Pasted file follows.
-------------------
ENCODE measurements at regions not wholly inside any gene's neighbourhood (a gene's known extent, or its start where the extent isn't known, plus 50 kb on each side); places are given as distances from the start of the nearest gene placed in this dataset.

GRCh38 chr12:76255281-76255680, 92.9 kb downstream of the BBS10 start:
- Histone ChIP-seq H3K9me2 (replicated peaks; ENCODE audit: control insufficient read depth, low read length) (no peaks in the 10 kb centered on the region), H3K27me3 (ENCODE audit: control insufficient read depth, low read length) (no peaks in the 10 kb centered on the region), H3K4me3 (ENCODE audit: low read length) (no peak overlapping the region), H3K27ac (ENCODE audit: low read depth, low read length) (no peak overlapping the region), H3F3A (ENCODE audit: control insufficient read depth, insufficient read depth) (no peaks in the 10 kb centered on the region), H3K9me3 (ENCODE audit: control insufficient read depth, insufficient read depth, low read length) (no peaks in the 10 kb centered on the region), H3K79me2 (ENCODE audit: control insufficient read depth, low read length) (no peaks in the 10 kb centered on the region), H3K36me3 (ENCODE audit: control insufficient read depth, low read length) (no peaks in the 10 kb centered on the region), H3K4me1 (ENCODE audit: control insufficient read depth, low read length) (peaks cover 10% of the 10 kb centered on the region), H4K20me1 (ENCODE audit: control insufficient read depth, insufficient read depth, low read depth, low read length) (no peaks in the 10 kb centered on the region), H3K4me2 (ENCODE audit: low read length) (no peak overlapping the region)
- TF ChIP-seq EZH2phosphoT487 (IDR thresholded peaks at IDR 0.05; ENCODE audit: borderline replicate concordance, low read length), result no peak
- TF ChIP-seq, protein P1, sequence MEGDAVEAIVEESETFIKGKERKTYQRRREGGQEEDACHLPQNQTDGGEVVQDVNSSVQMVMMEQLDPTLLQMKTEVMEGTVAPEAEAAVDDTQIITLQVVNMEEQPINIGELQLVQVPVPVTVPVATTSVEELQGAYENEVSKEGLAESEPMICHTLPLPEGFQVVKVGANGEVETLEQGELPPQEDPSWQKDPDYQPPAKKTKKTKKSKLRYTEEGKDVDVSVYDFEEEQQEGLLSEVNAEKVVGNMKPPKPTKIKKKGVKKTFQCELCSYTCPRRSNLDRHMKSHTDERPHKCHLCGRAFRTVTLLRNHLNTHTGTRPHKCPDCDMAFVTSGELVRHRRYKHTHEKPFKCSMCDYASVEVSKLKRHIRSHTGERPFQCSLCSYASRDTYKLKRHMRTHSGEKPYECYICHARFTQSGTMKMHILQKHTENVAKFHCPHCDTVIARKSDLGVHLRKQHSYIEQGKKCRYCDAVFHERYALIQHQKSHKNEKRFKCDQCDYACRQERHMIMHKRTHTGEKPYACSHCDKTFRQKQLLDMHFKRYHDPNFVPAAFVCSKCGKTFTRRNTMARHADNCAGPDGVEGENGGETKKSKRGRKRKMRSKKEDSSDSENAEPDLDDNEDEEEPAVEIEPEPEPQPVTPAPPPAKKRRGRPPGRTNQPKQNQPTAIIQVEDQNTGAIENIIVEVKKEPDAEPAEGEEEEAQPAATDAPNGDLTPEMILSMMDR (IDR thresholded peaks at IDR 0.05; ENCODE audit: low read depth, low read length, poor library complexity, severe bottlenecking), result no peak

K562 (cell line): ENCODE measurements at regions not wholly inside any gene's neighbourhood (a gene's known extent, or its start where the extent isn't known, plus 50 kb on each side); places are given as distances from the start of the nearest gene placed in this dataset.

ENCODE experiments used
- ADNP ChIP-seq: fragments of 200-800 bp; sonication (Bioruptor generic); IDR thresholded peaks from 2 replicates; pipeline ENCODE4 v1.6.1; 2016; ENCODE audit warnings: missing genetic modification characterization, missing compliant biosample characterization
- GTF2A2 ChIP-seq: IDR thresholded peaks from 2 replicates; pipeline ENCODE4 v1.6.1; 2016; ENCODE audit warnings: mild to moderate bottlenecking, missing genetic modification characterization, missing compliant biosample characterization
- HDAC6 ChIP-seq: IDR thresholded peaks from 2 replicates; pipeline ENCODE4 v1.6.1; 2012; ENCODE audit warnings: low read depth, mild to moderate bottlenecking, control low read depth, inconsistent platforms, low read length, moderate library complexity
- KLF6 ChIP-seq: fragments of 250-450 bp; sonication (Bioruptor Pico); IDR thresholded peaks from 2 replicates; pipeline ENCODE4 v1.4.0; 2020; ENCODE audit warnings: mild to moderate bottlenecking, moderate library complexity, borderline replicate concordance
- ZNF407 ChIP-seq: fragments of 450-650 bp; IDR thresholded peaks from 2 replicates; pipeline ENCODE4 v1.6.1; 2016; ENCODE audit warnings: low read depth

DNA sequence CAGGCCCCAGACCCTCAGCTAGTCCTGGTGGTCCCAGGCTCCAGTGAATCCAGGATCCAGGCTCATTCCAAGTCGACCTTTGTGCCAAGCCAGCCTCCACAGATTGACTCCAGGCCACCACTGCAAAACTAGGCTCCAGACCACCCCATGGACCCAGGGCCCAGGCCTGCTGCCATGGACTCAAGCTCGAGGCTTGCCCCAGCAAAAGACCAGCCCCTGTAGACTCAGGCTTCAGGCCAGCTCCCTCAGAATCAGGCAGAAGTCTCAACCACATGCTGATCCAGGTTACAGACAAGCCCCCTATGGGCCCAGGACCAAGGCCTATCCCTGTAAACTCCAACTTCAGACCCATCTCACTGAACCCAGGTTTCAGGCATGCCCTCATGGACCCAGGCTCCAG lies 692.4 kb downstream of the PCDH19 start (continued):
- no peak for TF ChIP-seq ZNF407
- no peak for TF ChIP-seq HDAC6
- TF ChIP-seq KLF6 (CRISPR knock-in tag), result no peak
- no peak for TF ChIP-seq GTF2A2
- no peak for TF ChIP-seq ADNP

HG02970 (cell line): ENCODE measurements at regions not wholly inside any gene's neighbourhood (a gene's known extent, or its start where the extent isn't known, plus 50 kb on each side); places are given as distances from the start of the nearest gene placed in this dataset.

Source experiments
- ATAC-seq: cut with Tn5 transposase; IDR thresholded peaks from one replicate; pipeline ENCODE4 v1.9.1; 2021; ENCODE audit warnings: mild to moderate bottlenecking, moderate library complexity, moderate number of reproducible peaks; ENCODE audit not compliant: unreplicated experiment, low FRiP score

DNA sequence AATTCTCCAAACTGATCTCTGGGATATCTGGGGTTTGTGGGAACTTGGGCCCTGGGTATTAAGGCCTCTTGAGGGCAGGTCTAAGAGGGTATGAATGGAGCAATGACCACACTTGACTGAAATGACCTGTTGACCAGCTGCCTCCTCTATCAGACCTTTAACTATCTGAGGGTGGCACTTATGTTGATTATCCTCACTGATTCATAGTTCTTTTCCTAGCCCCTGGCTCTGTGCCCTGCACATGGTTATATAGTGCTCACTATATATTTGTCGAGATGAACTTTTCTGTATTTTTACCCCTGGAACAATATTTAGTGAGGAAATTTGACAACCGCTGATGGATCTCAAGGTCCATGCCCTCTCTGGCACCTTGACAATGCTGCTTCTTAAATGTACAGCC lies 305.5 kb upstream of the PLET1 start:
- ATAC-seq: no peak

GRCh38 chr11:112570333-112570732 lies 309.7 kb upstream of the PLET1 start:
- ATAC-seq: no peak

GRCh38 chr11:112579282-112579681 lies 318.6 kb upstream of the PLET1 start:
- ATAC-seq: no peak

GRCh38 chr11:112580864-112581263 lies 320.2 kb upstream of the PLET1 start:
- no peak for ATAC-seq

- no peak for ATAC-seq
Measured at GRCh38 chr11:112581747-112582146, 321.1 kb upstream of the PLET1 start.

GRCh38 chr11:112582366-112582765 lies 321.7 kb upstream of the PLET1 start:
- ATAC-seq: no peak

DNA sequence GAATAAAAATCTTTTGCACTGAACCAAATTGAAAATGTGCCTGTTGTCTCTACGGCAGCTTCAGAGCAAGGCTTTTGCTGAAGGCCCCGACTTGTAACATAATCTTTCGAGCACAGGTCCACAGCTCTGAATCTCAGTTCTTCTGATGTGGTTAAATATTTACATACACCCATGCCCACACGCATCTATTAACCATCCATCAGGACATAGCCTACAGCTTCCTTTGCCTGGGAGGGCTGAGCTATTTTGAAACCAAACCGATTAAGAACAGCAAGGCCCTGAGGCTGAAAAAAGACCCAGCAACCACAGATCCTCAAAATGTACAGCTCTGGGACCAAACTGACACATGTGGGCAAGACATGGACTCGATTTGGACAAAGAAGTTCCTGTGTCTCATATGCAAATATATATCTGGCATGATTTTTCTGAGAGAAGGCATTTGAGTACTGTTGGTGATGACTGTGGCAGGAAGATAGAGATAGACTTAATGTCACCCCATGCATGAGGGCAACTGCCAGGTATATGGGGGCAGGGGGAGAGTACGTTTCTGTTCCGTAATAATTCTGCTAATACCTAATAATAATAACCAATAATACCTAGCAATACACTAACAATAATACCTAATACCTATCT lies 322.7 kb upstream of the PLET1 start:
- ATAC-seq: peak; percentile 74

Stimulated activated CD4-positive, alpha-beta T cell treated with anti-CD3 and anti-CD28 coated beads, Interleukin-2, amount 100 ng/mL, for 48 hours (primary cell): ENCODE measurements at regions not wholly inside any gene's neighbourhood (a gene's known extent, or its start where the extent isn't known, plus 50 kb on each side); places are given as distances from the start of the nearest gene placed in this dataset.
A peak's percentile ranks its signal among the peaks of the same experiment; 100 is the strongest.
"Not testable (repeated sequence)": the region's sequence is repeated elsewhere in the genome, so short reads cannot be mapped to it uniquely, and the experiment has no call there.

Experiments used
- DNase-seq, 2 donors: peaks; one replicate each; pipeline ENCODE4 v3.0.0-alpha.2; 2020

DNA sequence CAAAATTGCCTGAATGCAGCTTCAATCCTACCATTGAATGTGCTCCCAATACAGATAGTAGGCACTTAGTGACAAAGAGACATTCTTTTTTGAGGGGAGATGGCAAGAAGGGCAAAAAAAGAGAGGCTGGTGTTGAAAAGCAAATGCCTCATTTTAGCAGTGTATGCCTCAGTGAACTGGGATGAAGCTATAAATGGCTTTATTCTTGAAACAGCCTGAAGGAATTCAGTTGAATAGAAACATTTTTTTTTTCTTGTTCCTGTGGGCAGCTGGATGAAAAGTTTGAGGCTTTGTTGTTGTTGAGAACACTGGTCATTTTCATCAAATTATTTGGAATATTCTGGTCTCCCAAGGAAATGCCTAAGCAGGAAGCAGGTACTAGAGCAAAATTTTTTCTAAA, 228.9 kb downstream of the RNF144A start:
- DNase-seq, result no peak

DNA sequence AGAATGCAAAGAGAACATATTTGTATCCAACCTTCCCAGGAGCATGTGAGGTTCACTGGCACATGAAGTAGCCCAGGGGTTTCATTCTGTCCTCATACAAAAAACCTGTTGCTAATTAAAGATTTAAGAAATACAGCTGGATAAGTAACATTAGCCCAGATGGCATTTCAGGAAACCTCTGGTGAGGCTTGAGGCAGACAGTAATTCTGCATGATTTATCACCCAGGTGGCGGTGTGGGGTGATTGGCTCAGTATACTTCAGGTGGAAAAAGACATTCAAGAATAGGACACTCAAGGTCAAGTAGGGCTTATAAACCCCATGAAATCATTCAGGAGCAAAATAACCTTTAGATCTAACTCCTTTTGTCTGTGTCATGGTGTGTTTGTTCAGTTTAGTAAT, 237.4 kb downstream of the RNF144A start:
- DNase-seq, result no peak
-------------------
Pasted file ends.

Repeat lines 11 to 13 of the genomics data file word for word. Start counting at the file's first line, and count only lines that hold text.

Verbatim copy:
- KLF6 ChIP-seq: fragments of 250-450 bp; sonication (Bioruptor Pico); IDR thresholded peaks from 2 replicates; pipeline ENCODE4 v1.4.0; 2020; ENCODE audit warnings: mild to moderate bottlenecking, moderate library complexity, borderline replicate concordance
- ZNF407 ChIP-seq: fragments of 450-650 bp; IDR thresholded peaks from 2 replicates; pipeline ENCODE4 v1.6.1; 2016; ENCODE audit warnings: low read depth

DNA sequence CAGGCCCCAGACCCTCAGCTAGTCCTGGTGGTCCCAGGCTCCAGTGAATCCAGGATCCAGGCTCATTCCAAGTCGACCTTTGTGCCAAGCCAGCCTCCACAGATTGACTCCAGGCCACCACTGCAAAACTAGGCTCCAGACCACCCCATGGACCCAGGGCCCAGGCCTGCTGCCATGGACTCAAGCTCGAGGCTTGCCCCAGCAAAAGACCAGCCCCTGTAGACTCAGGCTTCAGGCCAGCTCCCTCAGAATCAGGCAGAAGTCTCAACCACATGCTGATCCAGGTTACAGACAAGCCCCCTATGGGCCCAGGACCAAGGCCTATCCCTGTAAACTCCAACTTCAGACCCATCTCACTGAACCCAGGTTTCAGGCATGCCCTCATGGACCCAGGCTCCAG lies 692.4 kb downstream of the PCDH19 start (continued):